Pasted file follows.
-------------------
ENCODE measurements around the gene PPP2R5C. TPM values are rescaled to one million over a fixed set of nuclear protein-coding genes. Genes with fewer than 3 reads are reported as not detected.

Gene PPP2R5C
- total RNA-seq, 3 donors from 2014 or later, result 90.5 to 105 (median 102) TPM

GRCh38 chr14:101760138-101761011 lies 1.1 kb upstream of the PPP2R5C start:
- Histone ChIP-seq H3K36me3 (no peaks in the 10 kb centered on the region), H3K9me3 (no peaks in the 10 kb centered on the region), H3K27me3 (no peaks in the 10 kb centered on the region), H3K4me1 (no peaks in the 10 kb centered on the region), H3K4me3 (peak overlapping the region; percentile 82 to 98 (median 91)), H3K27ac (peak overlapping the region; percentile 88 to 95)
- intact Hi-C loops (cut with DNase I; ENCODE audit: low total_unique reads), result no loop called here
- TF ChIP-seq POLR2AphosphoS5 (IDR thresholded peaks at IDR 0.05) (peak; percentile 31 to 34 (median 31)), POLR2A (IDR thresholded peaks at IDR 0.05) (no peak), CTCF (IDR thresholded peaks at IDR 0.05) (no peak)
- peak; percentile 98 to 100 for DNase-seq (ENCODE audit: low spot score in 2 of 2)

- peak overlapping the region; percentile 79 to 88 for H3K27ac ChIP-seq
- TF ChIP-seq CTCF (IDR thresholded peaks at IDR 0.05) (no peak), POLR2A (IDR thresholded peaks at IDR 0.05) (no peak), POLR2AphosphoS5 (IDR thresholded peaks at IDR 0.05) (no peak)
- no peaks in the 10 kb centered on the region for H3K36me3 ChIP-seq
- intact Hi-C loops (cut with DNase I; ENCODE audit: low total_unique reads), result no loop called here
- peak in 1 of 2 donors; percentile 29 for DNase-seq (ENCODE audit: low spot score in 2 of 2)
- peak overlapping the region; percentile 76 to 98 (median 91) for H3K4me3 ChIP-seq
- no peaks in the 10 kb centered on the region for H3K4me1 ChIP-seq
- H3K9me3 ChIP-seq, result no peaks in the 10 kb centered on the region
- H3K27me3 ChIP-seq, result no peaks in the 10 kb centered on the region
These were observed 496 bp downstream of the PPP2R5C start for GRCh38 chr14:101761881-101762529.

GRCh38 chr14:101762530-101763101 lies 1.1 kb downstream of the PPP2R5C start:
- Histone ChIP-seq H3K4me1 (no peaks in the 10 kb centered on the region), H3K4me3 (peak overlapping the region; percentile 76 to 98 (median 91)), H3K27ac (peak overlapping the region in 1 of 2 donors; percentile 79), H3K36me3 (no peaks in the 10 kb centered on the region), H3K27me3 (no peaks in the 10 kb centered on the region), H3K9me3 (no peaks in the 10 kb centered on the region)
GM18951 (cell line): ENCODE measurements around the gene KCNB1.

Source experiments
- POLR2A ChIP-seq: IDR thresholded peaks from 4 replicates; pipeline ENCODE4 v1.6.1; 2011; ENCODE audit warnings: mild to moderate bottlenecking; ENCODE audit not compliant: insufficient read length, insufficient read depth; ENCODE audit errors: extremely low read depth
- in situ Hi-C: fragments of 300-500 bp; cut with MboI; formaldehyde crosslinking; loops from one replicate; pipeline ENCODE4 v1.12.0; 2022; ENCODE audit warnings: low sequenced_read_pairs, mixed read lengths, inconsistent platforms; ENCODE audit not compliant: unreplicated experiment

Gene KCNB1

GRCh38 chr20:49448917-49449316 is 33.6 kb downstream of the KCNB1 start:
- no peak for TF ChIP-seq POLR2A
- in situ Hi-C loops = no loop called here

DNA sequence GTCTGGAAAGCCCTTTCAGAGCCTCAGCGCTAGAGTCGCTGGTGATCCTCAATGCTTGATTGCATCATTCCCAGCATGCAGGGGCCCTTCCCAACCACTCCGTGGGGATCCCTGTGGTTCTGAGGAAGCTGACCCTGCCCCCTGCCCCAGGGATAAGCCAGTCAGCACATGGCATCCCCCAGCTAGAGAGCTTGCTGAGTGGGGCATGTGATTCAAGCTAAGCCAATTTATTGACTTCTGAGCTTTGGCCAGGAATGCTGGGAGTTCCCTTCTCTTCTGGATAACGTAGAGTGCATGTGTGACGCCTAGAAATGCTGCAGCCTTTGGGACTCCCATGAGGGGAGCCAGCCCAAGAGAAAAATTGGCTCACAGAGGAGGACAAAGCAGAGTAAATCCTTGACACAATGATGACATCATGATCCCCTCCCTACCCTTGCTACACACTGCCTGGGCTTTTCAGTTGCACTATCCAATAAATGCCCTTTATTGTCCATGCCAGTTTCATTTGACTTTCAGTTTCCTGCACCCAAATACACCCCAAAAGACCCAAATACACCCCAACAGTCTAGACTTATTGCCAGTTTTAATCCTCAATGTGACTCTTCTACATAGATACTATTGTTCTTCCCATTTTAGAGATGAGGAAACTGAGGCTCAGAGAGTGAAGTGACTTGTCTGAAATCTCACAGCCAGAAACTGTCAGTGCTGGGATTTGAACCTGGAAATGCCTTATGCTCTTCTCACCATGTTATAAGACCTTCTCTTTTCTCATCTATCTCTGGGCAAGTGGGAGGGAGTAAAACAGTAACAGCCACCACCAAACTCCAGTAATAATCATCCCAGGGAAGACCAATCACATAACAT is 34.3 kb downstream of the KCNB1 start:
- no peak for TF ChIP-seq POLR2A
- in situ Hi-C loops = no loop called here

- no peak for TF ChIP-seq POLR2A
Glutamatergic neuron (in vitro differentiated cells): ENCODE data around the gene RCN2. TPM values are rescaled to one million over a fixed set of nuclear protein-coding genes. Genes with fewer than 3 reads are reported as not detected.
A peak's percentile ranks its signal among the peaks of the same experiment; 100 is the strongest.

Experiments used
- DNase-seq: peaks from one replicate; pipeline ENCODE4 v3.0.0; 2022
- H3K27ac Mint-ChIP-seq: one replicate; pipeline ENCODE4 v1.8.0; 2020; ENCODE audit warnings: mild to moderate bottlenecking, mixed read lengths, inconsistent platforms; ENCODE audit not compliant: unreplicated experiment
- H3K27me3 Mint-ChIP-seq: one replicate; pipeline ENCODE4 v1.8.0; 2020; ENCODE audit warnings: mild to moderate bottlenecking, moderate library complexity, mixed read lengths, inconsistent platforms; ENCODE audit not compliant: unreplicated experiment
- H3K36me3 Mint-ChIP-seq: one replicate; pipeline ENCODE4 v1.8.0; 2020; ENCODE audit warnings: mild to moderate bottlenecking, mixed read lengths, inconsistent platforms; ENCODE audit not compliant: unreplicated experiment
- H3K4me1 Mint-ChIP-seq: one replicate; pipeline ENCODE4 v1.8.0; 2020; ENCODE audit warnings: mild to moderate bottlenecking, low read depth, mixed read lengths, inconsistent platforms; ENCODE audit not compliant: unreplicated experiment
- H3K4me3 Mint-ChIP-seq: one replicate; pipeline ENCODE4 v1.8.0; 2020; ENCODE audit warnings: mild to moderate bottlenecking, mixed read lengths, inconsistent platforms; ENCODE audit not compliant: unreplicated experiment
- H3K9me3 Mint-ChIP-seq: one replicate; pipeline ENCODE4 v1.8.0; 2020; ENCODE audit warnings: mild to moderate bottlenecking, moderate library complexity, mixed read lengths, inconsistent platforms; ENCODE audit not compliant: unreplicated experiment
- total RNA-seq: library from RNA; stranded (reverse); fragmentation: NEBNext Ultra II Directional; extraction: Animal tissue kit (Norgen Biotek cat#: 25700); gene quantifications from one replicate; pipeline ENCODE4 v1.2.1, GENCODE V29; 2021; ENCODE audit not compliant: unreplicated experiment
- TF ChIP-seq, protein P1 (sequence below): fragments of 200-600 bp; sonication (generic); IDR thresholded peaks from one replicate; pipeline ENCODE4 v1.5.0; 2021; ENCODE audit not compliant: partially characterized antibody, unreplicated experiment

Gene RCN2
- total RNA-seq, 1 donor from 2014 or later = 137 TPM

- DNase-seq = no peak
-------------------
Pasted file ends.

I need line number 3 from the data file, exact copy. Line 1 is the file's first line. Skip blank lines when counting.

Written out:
- total RNA-seq, 3 donors from 2014 or later, result 90.5 to 105 (median 102) TPM